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Spokane, Washington  Est. May 19, 1883
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Air quality improved in Spokane Friday as some Inland Northwest wildfires grew

Aug. 6, 2021 Updated Fri., Aug. 6, 2021 at 8:33 p.m.

Smoke finally rolled out enough for air quality to improve to “good” on Friday, but that doesn’t mean the numerous wildfires across the Inland Northwest have stopped burning.

The Spokane Regional Clean Air Agency had air quality Friday morning squarely in the “good” category, meaning air pollution poses little risk.

According to its prediction, blue skies and little smoke should continue almost through the entire weekend until a wind shift brings in the chance for more smoke late Sunday.

The improved air quality is a welcome bonus after a Thursday red flag warning didn’t start a new big wildfire nearby, but did cause some existing wildfires in the Inland Northwest to grow.

The Whitmore and Hamilton fires that started Tuesday because of lightning are a combined 4,300 acres and 0% contained. The two fires are right next to each other and have grown since Tuesday. Both are near the almost completely contained Chuweah Creek fire near Nespelem, according to Northwest Incident Management Team 12.

Also in the Colville area, the Summit Trail fire continues to be a challenge for firefighters. The fire is 28,036 acres and is 20% contained.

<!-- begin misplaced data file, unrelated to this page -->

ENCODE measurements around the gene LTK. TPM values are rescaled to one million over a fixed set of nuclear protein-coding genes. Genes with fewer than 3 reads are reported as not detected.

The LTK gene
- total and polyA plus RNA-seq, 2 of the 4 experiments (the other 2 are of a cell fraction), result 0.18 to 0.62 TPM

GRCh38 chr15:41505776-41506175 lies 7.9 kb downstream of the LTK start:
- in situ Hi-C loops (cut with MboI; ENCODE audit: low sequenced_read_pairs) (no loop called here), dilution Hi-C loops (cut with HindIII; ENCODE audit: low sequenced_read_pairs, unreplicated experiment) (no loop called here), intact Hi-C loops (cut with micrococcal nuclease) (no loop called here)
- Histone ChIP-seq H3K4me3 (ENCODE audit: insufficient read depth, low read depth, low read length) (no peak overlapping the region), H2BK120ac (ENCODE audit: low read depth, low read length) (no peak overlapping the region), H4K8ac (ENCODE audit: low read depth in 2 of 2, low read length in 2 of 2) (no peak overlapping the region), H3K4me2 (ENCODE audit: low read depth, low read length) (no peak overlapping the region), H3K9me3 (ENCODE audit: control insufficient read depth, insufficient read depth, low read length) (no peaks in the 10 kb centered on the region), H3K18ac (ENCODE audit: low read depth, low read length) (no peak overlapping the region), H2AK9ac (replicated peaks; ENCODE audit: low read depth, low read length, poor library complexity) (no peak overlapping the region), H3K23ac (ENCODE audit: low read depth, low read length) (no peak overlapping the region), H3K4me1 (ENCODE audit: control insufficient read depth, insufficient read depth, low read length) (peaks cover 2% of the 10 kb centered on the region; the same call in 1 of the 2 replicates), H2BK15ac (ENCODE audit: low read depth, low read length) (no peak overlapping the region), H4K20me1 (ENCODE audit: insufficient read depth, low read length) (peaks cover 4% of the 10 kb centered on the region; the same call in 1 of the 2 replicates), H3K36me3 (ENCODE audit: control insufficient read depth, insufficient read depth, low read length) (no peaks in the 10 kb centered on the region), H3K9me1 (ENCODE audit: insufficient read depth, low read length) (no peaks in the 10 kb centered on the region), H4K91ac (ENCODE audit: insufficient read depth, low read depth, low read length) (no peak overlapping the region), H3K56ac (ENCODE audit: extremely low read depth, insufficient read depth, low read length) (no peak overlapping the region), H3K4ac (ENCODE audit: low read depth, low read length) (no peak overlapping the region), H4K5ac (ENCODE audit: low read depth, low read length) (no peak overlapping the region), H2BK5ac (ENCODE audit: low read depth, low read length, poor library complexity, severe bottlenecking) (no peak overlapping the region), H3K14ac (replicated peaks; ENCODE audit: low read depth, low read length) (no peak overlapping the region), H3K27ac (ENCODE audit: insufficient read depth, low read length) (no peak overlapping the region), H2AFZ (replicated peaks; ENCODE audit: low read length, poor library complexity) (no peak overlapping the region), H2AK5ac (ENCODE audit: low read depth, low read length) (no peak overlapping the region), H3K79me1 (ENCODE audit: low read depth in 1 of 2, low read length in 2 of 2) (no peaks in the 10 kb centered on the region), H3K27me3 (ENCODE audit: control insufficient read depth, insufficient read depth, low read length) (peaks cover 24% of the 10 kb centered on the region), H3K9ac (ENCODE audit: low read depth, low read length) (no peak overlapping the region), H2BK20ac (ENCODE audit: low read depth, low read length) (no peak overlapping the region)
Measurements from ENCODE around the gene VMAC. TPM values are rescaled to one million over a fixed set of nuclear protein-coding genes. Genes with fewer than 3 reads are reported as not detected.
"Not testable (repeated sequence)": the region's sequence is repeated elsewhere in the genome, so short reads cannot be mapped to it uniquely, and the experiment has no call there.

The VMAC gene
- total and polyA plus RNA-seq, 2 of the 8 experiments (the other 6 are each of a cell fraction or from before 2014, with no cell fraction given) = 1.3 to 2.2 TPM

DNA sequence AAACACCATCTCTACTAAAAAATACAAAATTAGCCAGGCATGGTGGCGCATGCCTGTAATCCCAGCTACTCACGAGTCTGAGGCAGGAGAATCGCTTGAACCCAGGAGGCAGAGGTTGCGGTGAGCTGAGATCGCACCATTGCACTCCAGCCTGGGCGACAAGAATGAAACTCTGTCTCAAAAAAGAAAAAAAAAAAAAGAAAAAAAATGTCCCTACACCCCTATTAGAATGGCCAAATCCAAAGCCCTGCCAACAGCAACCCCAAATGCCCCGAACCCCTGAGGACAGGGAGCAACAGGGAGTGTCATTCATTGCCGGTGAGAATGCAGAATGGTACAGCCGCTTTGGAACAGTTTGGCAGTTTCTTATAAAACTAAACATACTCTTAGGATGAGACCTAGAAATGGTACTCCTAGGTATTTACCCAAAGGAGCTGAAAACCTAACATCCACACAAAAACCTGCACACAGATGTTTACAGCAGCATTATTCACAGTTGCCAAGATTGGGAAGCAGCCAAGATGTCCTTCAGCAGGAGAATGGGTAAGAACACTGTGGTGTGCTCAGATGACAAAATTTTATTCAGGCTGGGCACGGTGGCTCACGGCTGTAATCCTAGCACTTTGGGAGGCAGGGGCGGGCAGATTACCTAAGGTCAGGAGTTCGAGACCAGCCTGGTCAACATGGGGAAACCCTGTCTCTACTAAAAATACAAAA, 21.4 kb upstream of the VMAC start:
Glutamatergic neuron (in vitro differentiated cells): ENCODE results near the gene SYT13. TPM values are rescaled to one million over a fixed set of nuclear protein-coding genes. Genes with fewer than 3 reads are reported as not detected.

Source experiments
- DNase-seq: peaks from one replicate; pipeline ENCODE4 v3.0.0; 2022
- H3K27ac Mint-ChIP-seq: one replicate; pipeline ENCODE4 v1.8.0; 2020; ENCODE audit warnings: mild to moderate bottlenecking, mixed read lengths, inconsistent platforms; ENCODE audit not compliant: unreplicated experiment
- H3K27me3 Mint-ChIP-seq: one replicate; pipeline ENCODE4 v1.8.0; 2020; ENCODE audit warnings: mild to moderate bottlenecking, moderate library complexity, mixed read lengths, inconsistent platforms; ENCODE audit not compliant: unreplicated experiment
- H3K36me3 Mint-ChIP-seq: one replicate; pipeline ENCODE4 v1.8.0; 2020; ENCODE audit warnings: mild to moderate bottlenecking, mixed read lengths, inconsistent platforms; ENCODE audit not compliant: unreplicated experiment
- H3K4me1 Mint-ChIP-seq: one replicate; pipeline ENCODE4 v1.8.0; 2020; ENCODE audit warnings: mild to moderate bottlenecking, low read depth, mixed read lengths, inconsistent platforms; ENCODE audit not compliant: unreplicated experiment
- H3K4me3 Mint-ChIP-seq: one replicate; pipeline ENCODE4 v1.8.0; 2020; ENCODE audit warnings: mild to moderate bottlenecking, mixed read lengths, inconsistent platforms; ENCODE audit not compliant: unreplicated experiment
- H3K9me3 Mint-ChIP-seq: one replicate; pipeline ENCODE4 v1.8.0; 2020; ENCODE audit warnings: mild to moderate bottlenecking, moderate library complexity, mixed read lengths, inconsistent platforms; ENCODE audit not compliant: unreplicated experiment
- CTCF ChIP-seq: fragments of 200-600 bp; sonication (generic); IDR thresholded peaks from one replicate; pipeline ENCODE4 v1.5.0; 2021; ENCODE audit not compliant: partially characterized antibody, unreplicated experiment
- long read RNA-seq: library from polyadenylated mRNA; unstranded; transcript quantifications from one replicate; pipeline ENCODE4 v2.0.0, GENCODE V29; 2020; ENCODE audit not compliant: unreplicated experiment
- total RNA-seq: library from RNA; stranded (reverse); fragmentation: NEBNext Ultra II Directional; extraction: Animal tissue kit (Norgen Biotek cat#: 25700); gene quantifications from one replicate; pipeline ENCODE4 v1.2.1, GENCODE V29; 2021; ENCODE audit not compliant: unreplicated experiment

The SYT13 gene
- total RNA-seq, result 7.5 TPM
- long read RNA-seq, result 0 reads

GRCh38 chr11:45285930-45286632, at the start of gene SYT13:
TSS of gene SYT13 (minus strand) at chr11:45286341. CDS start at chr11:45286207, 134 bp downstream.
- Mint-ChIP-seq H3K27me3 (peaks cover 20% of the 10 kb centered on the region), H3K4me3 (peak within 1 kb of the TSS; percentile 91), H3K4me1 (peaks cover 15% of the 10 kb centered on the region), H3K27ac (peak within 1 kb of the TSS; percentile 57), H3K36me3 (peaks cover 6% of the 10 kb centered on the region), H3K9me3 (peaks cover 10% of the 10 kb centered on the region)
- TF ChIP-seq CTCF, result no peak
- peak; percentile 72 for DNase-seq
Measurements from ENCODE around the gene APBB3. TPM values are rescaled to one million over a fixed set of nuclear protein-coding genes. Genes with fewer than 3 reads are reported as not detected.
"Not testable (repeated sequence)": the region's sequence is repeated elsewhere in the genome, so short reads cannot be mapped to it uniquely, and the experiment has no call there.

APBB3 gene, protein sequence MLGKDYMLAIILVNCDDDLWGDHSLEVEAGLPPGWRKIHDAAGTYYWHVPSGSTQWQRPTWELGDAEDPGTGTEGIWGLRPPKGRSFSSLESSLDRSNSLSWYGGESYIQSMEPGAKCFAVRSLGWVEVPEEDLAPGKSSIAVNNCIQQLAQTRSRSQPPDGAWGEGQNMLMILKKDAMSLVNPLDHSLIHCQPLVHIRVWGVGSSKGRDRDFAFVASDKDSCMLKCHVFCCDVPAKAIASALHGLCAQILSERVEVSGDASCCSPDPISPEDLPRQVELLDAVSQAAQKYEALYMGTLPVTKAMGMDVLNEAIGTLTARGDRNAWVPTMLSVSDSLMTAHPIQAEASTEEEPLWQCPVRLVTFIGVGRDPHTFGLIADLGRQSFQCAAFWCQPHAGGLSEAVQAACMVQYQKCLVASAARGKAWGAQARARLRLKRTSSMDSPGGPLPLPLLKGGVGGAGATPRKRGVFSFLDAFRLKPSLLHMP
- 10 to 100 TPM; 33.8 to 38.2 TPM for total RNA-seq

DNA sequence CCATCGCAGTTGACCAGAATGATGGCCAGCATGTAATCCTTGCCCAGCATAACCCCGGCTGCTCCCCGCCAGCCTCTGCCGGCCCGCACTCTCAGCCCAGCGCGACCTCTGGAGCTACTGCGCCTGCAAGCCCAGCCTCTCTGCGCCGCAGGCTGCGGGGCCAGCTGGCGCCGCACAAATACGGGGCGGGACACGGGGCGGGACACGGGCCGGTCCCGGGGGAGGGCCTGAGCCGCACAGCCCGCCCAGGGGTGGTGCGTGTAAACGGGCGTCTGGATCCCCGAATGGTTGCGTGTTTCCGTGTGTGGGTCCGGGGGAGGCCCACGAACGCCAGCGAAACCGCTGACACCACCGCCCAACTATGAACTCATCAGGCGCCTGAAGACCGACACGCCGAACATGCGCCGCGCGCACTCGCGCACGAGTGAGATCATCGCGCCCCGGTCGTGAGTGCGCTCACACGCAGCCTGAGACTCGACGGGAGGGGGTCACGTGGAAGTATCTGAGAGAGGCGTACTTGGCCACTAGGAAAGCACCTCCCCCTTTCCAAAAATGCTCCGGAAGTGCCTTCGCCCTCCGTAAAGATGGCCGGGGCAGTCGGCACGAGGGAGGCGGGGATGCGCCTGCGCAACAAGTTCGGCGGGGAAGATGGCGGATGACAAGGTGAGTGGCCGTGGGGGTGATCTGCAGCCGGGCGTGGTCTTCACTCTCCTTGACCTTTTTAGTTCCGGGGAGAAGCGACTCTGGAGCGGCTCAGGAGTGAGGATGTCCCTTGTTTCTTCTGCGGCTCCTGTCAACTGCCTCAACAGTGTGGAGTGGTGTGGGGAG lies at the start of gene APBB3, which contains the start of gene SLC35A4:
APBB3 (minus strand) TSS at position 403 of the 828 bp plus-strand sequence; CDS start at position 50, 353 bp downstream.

Tuesday’s thunderstorms in Washington also sparked the Schneider Springs fire northwest of Yakima. The fire was spread by gusty winds on Thursday, and is 4,000 acres and 0% contained, according to the Okanogan-Wenatchee National Forest.

Nearby, the Windy fire is 85 acres and 0% contained. Firefighters are having difficulty getting access to the fire and it is expected to grow as windy conditions continue.

The Molybenite and Walker Creek fires were also started by lightning, reflecting that Tuesday’s storms ignited close to 50 fires in northern Washington. The Molybenite fire is 55 acres and 70% contained, while the Walker Creek fire is 5% contained and is 100 acres, according to the Northeast Region-Department of Natural Resources.

In southeastern Washington, the Green Ridge fire is around 14,000 acres and is only 15% contained. Numerous valuable assets are threatened, including Mill Creek Municipal Watershed, plantation reforestation sites, sensitive plants, recreation areas, fisheries, cultural sites, and farming and high value agricultural lands, according to the Umatilla National Forest.

In Idaho, the Trestle Creek Complex fire near Sandpoint that started in early July is still 0% contained and is 3,450 acres. Firefighters don’t expect to have it fully contained until October.

But the Pioneer fire near Priest River is 100% contained and will remain at 355 acres.

Finally, the Character Complex fire in Coeur d’Alene National Forest is 30% contained and 7,800 acres.

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